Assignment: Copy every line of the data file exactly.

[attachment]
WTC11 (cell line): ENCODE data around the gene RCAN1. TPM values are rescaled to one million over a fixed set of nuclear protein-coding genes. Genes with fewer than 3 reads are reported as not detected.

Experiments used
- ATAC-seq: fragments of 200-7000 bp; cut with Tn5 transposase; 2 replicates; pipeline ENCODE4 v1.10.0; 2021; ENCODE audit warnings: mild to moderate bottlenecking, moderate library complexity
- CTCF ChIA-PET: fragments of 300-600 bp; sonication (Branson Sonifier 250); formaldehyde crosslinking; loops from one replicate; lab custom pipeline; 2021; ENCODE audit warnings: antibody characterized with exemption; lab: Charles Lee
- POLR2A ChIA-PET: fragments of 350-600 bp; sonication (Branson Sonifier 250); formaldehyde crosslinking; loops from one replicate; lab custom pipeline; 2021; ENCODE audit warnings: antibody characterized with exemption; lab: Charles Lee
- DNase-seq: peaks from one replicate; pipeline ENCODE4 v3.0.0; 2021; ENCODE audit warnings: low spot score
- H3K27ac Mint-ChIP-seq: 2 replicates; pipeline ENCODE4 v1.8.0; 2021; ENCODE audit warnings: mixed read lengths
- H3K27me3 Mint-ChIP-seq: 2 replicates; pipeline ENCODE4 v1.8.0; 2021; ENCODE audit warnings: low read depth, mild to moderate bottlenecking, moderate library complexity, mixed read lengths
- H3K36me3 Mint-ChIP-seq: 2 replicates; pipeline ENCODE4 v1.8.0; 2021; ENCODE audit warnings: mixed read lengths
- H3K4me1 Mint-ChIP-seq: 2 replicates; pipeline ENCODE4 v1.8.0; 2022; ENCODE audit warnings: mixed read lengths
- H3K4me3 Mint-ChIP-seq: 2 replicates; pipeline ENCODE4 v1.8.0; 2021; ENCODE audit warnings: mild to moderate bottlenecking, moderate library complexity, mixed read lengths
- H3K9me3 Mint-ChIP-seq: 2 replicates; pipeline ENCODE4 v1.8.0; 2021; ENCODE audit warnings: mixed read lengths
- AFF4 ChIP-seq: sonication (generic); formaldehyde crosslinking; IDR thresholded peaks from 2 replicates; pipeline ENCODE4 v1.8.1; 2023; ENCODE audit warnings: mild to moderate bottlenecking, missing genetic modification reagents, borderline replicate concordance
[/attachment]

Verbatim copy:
WTC11 (cell line): ENCODE data around the gene RCAN1. TPM values are rescaled to one million over a fixed set of nuclear protein-coding genes. Genes with fewer than 3 reads are reported as not detected.

Experiments used
- ATAC-seq: fragments of 200-7000 bp; cut with Tn5 transposase; 2 replicates; pipeline ENCODE4 v1.10.0; 2021; ENCODE audit warnings: mild to moderate bottlenecking, moderate library complexity
- CTCF ChIA-PET: fragments of 300-600 bp; sonication (Branson Sonifier 250); formaldehyde crosslinking; loops from one replicate; lab custom pipeline; 2021; ENCODE audit warnings: antibody characterized with exemption; lab: Charles Lee
- POLR2A ChIA-PET: fragments of 350-600 bp; sonication (Branson Sonifier 250); formaldehyde crosslinking; loops from one replicate; lab custom pipeline; 2021; ENCODE audit warnings: antibody characterized with exemption; lab: Charles Lee
- DNase-seq: peaks from one replicate; pipeline ENCODE4 v3.0.0; 2021; ENCODE audit warnings: low spot score
- H3K27ac Mint-ChIP-seq: 2 replicates; pipeline ENCODE4 v1.8.0; 2021; ENCODE audit warnings: mixed read lengths
- H3K27me3 Mint-ChIP-seq: 2 replicates; pipeline ENCODE4 v1.8.0; 2021; ENCODE audit warnings: low read depth, mild to moderate bottlenecking, moderate library complexity, mixed read lengths
- H3K36me3 Mint-ChIP-seq: 2 replicates; pipeline ENCODE4 v1.8.0; 2021; ENCODE audit warnings: mixed read lengths
- H3K4me1 Mint-ChIP-seq: 2 replicates; pipeline ENCODE4 v1.8.0; 2022; ENCODE audit warnings: mixed read lengths
- H3K4me3 Mint-ChIP-seq: 2 replicates; pipeline ENCODE4 v1.8.0; 2021; ENCODE audit warnings: mild to moderate bottlenecking, moderate library complexity, mixed read lengths
- H3K9me3 Mint-ChIP-seq: 2 replicates; pipeline ENCODE4 v1.8.0; 2021; ENCODE audit warnings: mixed read lengths
- AFF4 ChIP-seq: sonication (generic); formaldehyde crosslinking; IDR thresholded peaks from 2 replicates; pipeline ENCODE4 v1.8.1; 2023; ENCODE audit warnings: mild to moderate bottlenecking, missing genetic modification reagents, borderline replicate concordance